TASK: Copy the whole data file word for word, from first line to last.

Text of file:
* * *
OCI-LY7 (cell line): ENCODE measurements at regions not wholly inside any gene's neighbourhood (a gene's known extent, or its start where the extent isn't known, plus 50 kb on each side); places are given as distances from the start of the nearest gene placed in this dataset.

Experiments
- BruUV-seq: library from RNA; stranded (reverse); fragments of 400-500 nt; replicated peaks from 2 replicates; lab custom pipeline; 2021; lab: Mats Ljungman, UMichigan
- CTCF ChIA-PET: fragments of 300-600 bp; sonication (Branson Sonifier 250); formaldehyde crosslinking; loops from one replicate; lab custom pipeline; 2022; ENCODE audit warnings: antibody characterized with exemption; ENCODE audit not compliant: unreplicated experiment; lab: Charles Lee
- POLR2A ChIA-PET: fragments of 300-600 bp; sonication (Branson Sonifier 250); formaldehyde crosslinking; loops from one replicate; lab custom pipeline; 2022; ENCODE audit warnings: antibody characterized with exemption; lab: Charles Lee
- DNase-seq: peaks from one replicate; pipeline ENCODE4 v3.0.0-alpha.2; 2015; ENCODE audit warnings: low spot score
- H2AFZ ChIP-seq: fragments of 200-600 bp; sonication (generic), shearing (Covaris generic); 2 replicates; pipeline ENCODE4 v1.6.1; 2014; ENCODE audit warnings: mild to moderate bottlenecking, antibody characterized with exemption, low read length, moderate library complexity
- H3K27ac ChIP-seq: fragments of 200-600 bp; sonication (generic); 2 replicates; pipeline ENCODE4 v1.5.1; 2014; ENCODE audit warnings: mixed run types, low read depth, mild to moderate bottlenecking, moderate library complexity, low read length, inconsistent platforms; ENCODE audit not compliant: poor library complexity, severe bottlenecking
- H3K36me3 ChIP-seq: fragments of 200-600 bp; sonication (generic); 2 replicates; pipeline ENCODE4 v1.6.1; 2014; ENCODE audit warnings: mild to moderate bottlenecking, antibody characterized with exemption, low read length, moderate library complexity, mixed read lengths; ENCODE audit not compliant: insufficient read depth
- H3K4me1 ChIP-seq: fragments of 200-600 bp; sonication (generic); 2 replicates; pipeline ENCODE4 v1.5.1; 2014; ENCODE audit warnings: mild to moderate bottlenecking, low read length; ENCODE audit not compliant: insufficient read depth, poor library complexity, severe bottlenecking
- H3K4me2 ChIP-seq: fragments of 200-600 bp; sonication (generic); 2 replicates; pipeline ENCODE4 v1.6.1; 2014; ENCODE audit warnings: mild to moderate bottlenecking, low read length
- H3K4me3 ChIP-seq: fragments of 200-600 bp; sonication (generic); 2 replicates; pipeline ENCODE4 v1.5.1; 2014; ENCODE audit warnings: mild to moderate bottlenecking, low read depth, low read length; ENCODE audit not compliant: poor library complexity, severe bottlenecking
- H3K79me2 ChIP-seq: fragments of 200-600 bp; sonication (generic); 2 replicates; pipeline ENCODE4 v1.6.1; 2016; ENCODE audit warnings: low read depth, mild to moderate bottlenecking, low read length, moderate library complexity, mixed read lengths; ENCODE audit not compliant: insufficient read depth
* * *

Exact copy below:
OCI-LY7 (cell line): ENCODE measurements at regions not wholly inside any gene's neighbourhood (a gene's known extent, or its start where the extent isn't known, plus 50 kb on each side); places are given as distances from the start of the nearest gene placed in this dataset.

Experiments
- BruUV-seq: library from RNA; stranded (reverse); fragments of 400-500 nt; replicated peaks from 2 replicates; lab custom pipeline; 2021; lab: Mats Ljungman, UMichigan
- CTCF ChIA-PET: fragments of 300-600 bp; sonication (Branson Sonifier 250); formaldehyde crosslinking; loops from one replicate; lab custom pipeline; 2022; ENCODE audit warnings: antibody characterized with exemption; ENCODE audit not compliant: unreplicated experiment; lab: Charles Lee
- POLR2A ChIA-PET: fragments of 300-600 bp; sonication (Branson Sonifier 250); formaldehyde crosslinking; loops from one replicate; lab custom pipeline; 2022; ENCODE audit warnings: antibody characterized with exemption; lab: Charles Lee
- DNase-seq: peaks from one replicate; pipeline ENCODE4 v3.0.0-alpha.2; 2015; ENCODE audit warnings: low spot score
- H2AFZ ChIP-seq: fragments of 200-600 bp; sonication (generic), shearing (Covaris generic); 2 replicates; pipeline ENCODE4 v1.6.1; 2014; ENCODE audit warnings: mild to moderate bottlenecking, antibody characterized with exemption, low read length, moderate library complexity
- H3K27ac ChIP-seq: fragments of 200-600 bp; sonication (generic); 2 replicates; pipeline ENCODE4 v1.5.1; 2014; ENCODE audit warnings: mixed run types, low read depth, mild to moderate bottlenecking, moderate library complexity, low read length, inconsistent platforms; ENCODE audit not compliant: poor library complexity, severe bottlenecking
- H3K36me3 ChIP-seq: fragments of 200-600 bp; sonication (generic); 2 replicates; pipeline ENCODE4 v1.6.1; 2014; ENCODE audit warnings: mild to moderate bottlenecking, antibody characterized with exemption, low read length, moderate library complexity, mixed read lengths; ENCODE audit not compliant: insufficient read depth
- H3K4me1 ChIP-seq: fragments of 200-600 bp; sonication (generic); 2 replicates; pipeline ENCODE4 v1.5.1; 2014; ENCODE audit warnings: mild to moderate bottlenecking, low read length; ENCODE audit not compliant: insufficient read depth, poor library complexity, severe bottlenecking
- H3K4me2 ChIP-seq: fragments of 200-600 bp; sonication (generic); 2 replicates; pipeline ENCODE4 v1.6.1; 2014; ENCODE audit warnings: mild to moderate bottlenecking, low read length
- H3K4me3 ChIP-seq: fragments of 200-600 bp; sonication (generic); 2 replicates; pipeline ENCODE4 v1.5.1; 2014; ENCODE audit warnings: mild to moderate bottlenecking, low read depth, low read length; ENCODE audit not compliant: poor library complexity, severe bottlenecking
- H3K79me2 ChIP-seq: fragments of 200-600 bp; sonication (generic); 2 replicates; pipeline ENCODE4 v1.6.1; 2016; ENCODE audit warnings: low read depth, mild to moderate bottlenecking, low read length, moderate library complexity, mixed read lengths; ENCODE audit not compliant: insufficient read depth